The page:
The frame of government itself was to go into force among the States so acting upon the approval of nine i. They proceeded at once to New York, where Congress was in session, to placate the expected opposition. Aware of their vanishing authority, Congress, on September 28, after some debate, resolved unanimously to submit the Constitution to the States for action, "in conformity to the resolves of the Convention",  but with no recommendation either for or against its adoption.
Two parties soon developed, one in opposition, the Anti-Federalistsand one in support, the Federalistsof the Constitution; and the Constitution was debated, criticized, and expounded upon clause by clause.
HamiltonMadisonand Jayunder the name of Publiuswrote a series of commentaries, now known as The Federalist Papersin support of ratification in the state of New Yorkat that time a hotbed of anti-Federalism.
These commentaries on the Constitution, written during the struggle for ratification, have been frequently cited by the Supreme Court as an authoritative contemporary interpretation of the meaning of its provisions.
The dispute over additional powers for the central government was close, and in some states ratification was effected only after a bitter struggle in the state convention itself. On June 21,the constitution had been ratified by the minimum of nine states required under Article VII.
Towards the end of July, and with eleven states then having ratified, the process of organizing the new government began. The Christic Institute was given an unprecedented million-dollar fine for daring to bring the lawsuit.
See a brief description of what happened to them in Jonathan Vankin and John Whelan's 50 Greatest Conspiracies of all Time, pp. Constitutionality is the condition of acting in accordance with an applicable constitution; the status of a law, a procedure, or an act's accordance with the laws or guidelines set forth in the applicable constitution.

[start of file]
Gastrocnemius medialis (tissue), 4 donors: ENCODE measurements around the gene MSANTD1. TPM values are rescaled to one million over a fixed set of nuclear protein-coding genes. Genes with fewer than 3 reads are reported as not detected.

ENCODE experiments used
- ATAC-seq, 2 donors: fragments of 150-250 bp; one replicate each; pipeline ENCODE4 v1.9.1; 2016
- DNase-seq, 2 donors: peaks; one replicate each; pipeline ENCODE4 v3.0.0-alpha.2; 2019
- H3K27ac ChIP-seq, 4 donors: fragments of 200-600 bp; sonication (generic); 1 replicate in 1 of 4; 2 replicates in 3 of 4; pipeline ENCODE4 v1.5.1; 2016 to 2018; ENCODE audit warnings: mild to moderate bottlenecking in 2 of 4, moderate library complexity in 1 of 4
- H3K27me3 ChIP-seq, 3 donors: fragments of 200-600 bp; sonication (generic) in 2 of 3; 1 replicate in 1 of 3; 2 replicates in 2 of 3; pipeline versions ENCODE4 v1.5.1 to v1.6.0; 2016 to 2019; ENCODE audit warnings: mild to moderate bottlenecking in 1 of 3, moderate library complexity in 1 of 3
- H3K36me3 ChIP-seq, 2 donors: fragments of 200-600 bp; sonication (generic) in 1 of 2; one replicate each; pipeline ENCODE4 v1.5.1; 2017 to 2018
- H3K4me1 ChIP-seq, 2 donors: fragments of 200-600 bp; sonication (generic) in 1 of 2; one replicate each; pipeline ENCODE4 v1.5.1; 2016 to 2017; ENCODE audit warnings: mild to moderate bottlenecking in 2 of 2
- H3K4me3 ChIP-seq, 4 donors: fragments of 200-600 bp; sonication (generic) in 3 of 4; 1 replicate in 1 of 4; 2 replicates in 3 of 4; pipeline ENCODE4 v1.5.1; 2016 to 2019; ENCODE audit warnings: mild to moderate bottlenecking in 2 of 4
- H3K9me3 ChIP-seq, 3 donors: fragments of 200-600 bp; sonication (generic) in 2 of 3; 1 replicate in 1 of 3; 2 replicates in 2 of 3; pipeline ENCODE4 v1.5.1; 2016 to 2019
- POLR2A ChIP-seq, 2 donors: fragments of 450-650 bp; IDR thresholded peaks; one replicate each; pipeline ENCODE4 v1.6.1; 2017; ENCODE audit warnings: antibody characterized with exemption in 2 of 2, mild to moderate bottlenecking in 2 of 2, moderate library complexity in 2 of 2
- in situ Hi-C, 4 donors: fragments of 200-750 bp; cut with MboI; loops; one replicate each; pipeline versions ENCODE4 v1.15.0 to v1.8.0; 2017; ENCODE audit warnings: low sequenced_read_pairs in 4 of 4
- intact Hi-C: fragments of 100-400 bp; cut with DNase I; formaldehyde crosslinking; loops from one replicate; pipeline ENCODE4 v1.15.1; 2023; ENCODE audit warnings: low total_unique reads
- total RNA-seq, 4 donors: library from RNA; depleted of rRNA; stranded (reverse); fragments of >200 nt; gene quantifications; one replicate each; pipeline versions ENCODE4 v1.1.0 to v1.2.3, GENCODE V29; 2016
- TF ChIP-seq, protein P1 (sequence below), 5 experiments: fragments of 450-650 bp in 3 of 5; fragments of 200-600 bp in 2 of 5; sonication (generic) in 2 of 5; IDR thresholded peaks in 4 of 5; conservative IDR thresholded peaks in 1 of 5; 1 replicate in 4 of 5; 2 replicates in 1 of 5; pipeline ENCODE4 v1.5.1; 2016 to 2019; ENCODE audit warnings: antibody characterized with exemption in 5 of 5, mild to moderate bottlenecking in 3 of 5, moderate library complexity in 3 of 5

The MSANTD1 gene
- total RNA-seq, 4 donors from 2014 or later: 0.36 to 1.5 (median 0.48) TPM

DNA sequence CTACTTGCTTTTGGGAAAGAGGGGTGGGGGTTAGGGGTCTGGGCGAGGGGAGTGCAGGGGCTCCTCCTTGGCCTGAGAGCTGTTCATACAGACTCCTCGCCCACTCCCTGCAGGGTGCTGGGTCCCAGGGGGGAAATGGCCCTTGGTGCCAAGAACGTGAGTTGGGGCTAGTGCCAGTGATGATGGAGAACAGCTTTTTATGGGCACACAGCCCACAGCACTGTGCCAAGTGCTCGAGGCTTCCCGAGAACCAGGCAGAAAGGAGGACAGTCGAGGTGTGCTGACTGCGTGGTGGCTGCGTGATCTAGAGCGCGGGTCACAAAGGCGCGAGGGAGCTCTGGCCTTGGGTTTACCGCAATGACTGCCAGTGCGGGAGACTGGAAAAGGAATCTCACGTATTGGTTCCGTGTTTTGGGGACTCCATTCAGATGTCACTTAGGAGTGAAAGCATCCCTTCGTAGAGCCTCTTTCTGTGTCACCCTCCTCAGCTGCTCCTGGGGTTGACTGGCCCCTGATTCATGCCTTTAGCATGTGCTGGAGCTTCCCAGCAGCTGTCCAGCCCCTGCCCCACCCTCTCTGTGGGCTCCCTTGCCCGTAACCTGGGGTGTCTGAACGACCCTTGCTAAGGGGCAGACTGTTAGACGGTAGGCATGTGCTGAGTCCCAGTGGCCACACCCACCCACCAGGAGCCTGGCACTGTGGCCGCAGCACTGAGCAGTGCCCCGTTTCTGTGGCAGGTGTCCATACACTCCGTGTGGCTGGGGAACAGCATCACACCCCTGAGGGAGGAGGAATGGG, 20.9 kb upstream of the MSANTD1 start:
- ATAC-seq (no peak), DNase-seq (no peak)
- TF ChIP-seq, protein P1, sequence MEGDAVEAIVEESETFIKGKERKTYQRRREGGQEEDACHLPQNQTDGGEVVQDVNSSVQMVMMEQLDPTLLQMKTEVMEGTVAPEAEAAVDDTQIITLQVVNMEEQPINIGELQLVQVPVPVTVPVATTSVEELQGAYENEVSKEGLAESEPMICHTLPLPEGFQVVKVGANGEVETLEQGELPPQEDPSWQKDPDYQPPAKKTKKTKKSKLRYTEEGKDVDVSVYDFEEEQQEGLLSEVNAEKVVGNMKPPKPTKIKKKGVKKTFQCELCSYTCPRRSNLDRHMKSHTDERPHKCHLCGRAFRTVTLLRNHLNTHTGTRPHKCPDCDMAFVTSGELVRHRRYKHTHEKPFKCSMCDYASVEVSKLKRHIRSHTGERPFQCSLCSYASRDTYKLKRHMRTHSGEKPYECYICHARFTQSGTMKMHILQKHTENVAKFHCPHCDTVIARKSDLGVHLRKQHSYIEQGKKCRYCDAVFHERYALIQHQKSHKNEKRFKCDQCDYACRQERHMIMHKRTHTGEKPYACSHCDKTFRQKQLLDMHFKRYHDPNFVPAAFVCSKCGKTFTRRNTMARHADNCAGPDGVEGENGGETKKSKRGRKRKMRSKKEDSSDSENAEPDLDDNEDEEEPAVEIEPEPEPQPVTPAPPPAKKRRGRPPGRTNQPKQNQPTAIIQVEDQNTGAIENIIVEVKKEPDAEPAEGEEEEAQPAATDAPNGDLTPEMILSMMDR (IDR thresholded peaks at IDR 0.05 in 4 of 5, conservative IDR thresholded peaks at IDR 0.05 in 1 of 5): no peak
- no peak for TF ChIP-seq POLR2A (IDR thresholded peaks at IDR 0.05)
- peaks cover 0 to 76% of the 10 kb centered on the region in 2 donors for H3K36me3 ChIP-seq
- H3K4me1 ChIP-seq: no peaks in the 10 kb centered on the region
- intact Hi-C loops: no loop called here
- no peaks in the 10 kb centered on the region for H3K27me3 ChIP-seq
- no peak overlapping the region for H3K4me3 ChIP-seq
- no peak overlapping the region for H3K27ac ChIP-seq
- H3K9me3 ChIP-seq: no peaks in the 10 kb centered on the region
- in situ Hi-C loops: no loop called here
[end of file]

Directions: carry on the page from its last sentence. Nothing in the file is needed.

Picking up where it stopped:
When one of these (laws, procedures, or acts) directly violates the constitution, it is unconstitutional. All the rest are considered constitutional until challenged and. Corp. U.S. Mythology. This is a WARNING!Regardless of how much you have read, studied or “learned”, and regardless of how good it sounded or how real it seemed at the time, it is possible that, regardless of the source, .
The Preamble to the Constitution has been largely ignored by lawyers and courts through American history. Rarely has a Supreme Court decision relied on it, even as a guide in interpreting the Constitution. Constitutional Amendendment Issue.
On Thursday May 25th, , a proposed constitutional amendment that would make it illegal to burn the American flag passed its first test. Constitution of the Commonwealth of Puerto Rico. We, the people of Puerto Rico, in order to organize ourselves politically on a fully democratic basis, to promote the general welfare, and to secure for ourselves and our posterity the complete enjoyment of human rights, placing our trust in Almighty God, do ordain and establish this Constitution for .